Findlay Market in Cincinnati is a local institution with a well-deserved reputation for quality vendors and product. Although my very favorite vendor at Findlay is a year-round indoor vendor (Herbs & Spice and Everything Nice), summer is really the best time to go to Findlay, because that’s when the farmers’ market is open and thriving. The local farmers there have consistently excellent produce (even in the most trying of summers) and they’re just plain great to deal with. Ask any Cincinnatian about Findlay Market, and they’re likely to squeal like ‘tweens at a Hanna Montana concert.
Me, I have a kind of love/hate relationship with the Findlay experience. The vendors are great, but, a Saturday morning is not all wine and roses. The major issues I have with Findlay are parking and the crowds. When you go on a Saturday, you pretty much have to resign yourself to the fact that it’s going to take at least 15 minutes of driving around to find a place to park. Last Saturday, it was over 20, and I was this close to giving up and going home. I think a lot of Findlay’s regulars find it quaint to have to park on the street 4 blocks away in a dangerous part of the city and rough it on foot past crackhouses, but, all I can think about is the 5 other errands I still have to run after Findlay (errands where I’ll be able to pull right into a spot near the building entrance, run in, run out, done). I wish the city government would embrace Findlay’s stature and influence on the city as a whole, and just tear down the empty slums that line the block, converting them to parking, or something. I’ve skipped several rainy Saturdays this year because I just didn’t want to deal with the parking.
Then there are the crowds. These are crowds you just don’t find anywhere else (thank goodness), in terms of volume and personality. Now, all credit due to Findlay for creating such a pleasant shopping environment. Shame on the crowds for abusing the hospitality. The farmers’ market stands, for example, line both sides of a narrow covered corridor on the north side of the complex (see photo above). Even when empty, the walkway is fairly narrow (can probably accommodate 3 people abreast). Fill that walkway with the Saturday crowd, complete with strollers, free-wheeling toddlers, and pets on leashes, though, and you’ve got yerself a traffic jam. But that’s not even the problem.
The issue is that folks run into their friends and acquaintances, and insist on stopping and chatting, right where they are, wherever that may be. And most of the time, it’s right at a vendor’s table. Last weekend, I was at Findlay for over an hour and the same 4 people were standing in front of my favorite local farmer’s booth, yapping the entire time. Not shopping. Yapping. No amount of excuse-me-pardon-me would get them to part. (I would move on to do other shopping and check back every once in a while. No dice.) So, that vendor lost my business that day (and, just before I left the market, I also witnessed a line that had formed behind the yappers break up and disperse, so, who knows how much money was left unspent that day), through no fault of the farmer’s own (sorry, Thistlehair Farmsyou’re still my fave!).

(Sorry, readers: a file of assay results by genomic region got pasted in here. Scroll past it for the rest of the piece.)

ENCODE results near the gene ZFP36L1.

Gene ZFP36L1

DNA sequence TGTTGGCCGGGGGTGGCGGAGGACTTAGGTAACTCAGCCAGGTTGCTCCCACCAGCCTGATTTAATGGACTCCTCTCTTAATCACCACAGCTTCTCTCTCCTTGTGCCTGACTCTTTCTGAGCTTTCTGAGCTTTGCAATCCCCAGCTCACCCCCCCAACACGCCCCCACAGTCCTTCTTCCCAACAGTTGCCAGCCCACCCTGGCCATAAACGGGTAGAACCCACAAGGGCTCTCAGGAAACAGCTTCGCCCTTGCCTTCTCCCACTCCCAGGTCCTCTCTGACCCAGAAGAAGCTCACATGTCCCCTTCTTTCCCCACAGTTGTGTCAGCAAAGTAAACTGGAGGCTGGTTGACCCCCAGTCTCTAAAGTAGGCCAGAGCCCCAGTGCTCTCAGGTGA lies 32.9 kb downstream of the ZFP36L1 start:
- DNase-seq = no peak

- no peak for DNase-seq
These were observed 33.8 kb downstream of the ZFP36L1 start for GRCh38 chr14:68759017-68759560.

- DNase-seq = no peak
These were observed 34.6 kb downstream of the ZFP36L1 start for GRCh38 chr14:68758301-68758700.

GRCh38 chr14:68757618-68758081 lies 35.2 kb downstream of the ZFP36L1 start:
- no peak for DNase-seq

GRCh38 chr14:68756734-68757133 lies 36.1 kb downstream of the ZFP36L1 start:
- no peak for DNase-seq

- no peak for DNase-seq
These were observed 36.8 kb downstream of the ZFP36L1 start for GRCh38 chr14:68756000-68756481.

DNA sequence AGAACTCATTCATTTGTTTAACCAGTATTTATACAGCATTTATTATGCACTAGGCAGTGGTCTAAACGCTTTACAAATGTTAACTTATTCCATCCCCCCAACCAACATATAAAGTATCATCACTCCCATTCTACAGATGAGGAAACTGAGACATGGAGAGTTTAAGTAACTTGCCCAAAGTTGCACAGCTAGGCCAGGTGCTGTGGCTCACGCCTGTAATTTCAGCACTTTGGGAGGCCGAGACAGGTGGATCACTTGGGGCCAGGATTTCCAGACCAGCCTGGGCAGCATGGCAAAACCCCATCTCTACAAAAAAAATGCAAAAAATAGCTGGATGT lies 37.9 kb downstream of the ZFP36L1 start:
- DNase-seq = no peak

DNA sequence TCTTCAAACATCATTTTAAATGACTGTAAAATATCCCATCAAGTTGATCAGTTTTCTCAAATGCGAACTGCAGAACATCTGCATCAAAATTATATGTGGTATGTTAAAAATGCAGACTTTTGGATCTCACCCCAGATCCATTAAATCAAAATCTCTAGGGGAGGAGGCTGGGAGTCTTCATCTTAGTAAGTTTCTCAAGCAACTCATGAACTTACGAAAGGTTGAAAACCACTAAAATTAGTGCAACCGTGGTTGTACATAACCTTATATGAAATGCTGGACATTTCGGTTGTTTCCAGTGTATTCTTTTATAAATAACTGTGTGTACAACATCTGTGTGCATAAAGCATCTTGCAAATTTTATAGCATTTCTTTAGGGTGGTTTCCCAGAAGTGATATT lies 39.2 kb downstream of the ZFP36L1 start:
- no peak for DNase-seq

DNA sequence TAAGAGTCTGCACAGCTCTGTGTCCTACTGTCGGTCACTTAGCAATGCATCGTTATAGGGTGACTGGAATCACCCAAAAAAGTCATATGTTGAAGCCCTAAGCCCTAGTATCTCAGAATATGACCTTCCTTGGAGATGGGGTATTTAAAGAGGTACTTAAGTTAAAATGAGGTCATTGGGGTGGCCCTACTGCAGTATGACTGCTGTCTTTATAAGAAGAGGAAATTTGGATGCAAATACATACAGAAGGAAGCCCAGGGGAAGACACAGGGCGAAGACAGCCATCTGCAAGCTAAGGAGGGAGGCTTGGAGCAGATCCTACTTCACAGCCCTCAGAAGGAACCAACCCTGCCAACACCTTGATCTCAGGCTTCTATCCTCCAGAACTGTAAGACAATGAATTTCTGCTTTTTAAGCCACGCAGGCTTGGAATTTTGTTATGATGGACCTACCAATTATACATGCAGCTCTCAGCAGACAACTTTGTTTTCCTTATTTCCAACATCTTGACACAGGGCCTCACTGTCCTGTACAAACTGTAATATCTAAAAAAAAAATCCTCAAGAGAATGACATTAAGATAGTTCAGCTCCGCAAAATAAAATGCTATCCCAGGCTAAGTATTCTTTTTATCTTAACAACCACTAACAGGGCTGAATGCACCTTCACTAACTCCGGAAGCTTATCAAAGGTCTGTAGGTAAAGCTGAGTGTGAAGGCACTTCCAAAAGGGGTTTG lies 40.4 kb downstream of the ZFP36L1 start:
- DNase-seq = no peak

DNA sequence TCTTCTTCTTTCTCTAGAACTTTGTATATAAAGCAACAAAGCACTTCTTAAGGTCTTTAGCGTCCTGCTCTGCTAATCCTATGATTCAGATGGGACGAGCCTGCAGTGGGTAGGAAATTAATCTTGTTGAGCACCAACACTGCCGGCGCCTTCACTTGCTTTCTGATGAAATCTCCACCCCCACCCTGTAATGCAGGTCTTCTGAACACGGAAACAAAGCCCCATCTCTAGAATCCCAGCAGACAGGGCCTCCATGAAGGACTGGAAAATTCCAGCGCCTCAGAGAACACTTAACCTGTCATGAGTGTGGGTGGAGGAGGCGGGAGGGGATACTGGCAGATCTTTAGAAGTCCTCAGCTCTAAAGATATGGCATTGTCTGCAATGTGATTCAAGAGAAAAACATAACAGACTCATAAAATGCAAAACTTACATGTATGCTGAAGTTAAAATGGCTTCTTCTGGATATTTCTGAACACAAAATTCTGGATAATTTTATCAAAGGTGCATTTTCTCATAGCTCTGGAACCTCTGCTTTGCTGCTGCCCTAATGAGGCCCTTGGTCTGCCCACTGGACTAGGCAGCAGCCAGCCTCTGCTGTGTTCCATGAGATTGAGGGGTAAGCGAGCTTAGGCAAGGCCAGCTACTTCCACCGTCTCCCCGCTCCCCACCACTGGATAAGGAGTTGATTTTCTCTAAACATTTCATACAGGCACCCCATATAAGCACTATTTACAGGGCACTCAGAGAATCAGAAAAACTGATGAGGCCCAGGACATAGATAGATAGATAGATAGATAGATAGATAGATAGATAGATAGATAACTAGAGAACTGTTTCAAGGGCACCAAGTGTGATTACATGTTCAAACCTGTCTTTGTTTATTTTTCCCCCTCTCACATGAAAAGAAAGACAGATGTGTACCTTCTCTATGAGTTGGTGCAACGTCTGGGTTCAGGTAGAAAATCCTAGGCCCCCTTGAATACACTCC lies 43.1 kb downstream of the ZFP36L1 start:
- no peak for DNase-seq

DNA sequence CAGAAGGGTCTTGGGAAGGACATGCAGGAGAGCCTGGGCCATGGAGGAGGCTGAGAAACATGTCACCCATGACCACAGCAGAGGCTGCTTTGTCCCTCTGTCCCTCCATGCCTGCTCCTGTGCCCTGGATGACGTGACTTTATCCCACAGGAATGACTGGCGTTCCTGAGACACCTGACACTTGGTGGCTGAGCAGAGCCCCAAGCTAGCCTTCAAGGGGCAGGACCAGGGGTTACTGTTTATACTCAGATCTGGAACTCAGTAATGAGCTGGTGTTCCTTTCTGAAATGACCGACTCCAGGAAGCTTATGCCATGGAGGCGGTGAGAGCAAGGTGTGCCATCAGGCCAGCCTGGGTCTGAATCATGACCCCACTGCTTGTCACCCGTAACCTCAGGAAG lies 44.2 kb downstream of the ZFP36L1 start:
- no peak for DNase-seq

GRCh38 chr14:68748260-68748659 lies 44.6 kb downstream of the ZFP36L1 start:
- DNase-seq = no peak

The indoor, year-round vendors really have it no better. Again, narrow aisles, rude people clogging the works. Makes me a little sad for all of the hard-working small business owners set up there. I wonder how much business they lose to loiterers.
Findlay’s a jewel in the Queen City’s crown, but a little common sense from the peeps could go a long way.
Anderson Township Farmers’ Market
In a city that is thick with open-air farmers’ markets, I’m oddly proud to report that my own neighborhood started one this year, the Anderson Township Farmers’ Market, with excellent vendor and producer response. One of the reasons I had no qualms about skipping Findlay a number of times this year was because of the quality and selection available in my own neighborhood. Fruits and vegetables, brown eggs, chickens, artisan bread, cheese and dips, desserts of every kind, fresh flowers, and even dog biscuits. It’s all there. (I discovered that one of my co-workers owns a chicken farm, and she and her husband have set up a booth all summer long. Cool. Gooooo Dean Family Farm!) (Also worth noting is the politeness and consideration afforded by my fellow Andersonians. In the photo above, note the two women in the foreground, on the right. They’re chatting. See how they’re standing well away from the vendor tables on the left? Now that’s what I’m talkin’ about. Courtesy, baby, courtesy.)
This post also appears as part of the Farmer’s Market Report, a cool site for fans of farmer’s markets to share their weekly experiences.